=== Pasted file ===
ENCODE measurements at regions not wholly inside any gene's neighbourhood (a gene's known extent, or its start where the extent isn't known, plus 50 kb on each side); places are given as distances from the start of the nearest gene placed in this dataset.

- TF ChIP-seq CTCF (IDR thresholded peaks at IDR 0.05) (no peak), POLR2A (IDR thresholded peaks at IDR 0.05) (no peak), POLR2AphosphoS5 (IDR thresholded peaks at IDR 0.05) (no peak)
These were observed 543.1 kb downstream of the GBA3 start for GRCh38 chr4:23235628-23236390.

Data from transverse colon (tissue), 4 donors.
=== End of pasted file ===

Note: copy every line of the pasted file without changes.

ENCODE measurements at regions not wholly inside any gene's neighbourhood (a gene's known extent, or its start where the extent isn't known, plus 50 kb on each side); places are given as distances from the start of the nearest gene placed in this dataset.

- TF ChIP-seq CTCF (IDR thresholded peaks at IDR 0.05) (no peak), POLR2A (IDR thresholded peaks at IDR 0.05) (no peak), POLR2AphosphoS5 (IDR thresholded peaks at IDR 0.05) (no peak)
These were observed 543.1 kb downstream of the GBA3 start for GRCh38 chr4:23235628-23236390.

Data from transverse colon (tissue), 4 donors.